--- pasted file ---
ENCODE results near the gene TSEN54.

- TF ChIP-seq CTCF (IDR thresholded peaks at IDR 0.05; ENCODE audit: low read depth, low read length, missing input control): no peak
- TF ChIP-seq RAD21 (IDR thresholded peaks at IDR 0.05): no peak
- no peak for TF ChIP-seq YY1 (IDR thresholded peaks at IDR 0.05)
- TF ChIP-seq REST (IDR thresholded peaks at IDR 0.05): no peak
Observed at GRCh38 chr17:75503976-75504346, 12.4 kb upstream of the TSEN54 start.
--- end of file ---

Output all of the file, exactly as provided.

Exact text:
ENCODE results near the gene TSEN54.

- TF ChIP-seq CTCF (IDR thresholded peaks at IDR 0.05; ENCODE audit: low read depth, low read length, missing input control): no peak
- TF ChIP-seq RAD21 (IDR thresholded peaks at IDR 0.05): no peak
- no peak for TF ChIP-seq YY1 (IDR thresholded peaks at IDR 0.05)
- TF ChIP-seq REST (IDR thresholded peaks at IDR 0.05): no peak
Observed at GRCh38 chr17:75503976-75504346, 12.4 kb upstream of the TSEN54 start.